FOM: The origin of mathematics?
JoeShipman@aol.com
JoeShipman at aol.com
Sun Aug 9 11:16:28 EDT 1998
In her column in Parade magazine today, Marilyn vos Savant answers a reader's
query about the ultimate principles on which the universe operates as follows:
"I'd say physics alone covers the territory. Chemistry falls under the
heading of physics, biology falls under the heading of chemistry, thought
processes fall under the heading of biology, and mathematics falls under the
heading of thought. I think."
Of course Marilyn missed an opportunity (by not beginning with "Physics falls
under the heading of mathematics") to make a funny joke with a profound point,
namely the mystery that our biologically-determined thought processes somehow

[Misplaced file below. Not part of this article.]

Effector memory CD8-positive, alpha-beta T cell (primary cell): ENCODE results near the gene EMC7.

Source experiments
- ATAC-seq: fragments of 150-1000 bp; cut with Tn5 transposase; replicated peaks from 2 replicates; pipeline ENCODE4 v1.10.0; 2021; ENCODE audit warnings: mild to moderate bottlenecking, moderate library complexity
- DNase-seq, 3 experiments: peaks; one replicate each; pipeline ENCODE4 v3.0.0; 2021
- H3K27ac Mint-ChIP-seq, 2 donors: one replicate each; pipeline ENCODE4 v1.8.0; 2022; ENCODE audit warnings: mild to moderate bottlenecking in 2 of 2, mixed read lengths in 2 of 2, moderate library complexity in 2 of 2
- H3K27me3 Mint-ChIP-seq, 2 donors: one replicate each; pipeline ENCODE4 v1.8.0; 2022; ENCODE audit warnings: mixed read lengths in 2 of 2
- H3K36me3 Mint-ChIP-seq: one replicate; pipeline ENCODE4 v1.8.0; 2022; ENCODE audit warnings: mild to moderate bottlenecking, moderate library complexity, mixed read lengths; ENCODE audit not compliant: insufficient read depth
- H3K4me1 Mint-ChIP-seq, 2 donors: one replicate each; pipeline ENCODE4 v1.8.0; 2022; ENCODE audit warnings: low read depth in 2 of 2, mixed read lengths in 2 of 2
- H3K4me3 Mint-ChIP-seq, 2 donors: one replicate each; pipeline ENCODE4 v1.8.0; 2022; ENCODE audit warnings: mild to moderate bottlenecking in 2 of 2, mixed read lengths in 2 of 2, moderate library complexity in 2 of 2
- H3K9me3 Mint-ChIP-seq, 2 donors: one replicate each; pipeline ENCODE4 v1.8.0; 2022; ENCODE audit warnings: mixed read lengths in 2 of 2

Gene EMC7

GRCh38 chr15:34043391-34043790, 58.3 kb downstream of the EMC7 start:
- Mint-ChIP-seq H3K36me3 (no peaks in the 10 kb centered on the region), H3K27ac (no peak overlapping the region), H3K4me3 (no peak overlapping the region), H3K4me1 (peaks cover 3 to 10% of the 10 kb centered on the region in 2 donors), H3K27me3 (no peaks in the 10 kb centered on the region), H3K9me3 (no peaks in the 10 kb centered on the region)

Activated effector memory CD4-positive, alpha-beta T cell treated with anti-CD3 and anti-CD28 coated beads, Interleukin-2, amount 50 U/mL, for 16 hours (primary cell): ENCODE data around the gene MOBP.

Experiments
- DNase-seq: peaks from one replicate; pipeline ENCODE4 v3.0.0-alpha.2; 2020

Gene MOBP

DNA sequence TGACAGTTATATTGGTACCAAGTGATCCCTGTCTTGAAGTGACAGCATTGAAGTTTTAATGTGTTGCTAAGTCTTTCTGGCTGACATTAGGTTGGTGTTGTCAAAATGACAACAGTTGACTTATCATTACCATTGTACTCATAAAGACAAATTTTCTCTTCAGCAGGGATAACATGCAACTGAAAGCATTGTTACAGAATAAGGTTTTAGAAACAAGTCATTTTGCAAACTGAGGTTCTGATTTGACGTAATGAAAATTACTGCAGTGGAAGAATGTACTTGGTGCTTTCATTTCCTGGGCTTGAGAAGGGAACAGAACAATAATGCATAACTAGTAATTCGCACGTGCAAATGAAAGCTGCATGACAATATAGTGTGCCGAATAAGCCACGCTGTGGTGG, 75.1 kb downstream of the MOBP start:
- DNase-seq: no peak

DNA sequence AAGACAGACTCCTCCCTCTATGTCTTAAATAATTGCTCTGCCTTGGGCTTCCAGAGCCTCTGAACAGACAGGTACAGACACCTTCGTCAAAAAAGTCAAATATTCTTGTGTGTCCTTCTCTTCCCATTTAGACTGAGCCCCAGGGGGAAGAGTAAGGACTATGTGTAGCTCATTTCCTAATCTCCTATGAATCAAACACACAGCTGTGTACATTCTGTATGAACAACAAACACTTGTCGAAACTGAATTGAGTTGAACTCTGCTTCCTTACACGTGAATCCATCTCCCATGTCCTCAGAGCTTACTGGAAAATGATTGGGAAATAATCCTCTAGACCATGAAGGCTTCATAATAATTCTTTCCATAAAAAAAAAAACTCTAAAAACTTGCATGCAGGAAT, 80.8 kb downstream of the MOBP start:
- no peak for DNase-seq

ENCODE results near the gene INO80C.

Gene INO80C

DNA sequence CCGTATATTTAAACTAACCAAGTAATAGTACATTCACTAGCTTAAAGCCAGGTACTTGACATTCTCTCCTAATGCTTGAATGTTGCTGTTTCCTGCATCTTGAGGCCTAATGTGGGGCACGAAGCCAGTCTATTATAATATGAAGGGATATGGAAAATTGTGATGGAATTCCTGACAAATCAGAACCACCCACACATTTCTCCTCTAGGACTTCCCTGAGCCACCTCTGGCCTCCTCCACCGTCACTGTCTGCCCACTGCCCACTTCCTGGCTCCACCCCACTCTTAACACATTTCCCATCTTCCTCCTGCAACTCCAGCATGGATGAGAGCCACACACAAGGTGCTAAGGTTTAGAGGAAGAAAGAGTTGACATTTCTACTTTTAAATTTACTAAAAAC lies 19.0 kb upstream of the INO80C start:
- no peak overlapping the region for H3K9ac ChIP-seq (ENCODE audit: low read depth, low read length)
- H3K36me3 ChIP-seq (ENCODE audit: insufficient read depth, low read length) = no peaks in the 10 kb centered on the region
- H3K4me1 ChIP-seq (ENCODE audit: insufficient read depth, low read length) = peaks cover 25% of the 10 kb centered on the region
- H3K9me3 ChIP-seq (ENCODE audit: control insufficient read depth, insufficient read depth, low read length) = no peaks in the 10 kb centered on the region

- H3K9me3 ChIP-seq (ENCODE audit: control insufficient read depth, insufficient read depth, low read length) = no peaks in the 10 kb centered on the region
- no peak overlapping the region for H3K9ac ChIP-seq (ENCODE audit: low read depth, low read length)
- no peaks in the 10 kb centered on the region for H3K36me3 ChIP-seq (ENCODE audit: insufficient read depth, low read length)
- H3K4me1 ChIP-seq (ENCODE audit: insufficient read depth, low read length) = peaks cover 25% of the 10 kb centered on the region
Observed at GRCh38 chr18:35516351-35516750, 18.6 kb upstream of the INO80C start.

manage to arrive at the mathematics on which everything else depends,
including our thought processes.
Does physics fall "under" mathematics? Obviously modern physics is
inconceivable without lots of abstract mathematics. It may not be completely
explained by mathematics, because the universe could have different laws than
it actually does (though there is a strong emphasis in theoretical physics
nowadays on the degree of mathematical necessity of those laws and the lack of
"choice" a Creator could have had). I would also argue that there may be true
mathematical statements which can only be "proved" with the help of physics
(see some earlier posts of mine and my published papers "Cardinal conditions
for strong Fubini theorems" and "Aspects of computability in physics", cited
in earlier posts).
Marilyn vos Savant's attitude towards mathematics appears to be "anti-
foundational" in the sense of Hersh or Tymoczko. But does mathematics really
belong "at the other end" of her hierarchy from where she places it, or is the
situation more complicated?
-- Joe Shipman
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